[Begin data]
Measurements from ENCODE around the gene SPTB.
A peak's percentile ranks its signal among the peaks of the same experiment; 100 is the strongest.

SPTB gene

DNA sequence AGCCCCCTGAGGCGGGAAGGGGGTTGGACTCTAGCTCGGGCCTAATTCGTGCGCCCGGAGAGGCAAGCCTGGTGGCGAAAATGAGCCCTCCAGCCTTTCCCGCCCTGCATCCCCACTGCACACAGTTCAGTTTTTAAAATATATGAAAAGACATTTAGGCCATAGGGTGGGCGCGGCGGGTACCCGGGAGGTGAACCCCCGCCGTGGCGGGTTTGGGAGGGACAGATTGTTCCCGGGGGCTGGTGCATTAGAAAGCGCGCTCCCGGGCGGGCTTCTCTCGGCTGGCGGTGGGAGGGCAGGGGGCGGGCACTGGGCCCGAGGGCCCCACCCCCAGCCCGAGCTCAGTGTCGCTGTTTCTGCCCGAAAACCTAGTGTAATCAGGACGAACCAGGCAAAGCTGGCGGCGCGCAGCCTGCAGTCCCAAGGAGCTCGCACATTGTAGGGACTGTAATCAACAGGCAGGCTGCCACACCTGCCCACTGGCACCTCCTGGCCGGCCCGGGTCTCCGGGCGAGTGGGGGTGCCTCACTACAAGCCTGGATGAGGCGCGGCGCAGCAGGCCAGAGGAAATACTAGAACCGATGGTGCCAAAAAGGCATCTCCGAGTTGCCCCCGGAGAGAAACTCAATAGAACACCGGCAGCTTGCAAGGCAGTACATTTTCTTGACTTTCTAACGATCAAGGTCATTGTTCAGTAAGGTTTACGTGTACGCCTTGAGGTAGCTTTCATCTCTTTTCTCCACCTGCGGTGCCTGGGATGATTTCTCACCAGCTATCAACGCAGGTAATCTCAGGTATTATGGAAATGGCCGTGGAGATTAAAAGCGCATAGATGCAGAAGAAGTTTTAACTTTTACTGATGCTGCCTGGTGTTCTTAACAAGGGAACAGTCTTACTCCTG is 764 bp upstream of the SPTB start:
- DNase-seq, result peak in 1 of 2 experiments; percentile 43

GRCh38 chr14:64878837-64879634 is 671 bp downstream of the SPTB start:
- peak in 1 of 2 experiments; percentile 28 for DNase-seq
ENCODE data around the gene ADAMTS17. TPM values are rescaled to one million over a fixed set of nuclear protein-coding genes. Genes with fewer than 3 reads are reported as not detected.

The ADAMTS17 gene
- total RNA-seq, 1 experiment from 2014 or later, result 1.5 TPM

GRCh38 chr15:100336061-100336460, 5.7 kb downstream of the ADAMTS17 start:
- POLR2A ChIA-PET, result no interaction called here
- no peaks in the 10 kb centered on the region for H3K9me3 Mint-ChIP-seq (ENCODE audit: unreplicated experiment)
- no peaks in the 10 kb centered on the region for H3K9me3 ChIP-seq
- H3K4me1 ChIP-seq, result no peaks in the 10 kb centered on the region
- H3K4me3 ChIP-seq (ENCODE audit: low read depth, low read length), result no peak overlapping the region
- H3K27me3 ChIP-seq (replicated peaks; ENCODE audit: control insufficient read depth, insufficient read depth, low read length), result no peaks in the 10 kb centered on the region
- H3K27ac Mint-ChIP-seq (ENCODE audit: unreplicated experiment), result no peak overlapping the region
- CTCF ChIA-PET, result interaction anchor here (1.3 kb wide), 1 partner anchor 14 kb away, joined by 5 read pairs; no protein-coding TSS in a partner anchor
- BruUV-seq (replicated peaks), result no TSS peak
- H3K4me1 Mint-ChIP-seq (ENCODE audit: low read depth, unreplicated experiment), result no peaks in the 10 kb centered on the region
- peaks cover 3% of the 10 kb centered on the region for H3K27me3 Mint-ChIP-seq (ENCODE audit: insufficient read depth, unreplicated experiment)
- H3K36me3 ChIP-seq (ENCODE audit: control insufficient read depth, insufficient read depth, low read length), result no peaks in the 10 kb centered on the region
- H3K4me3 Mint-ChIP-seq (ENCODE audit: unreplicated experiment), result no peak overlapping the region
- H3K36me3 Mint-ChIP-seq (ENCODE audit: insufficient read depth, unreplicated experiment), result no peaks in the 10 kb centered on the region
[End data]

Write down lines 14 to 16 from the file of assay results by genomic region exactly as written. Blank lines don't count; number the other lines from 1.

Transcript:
- no peaks in the 10 kb centered on the region for H3K9me3 ChIP-seq
- H3K4me1 ChIP-seq, result no peaks in the 10 kb centered on the region
- H3K4me3 ChIP-seq (ENCODE audit: low read depth, low read length), result no peak overlapping the region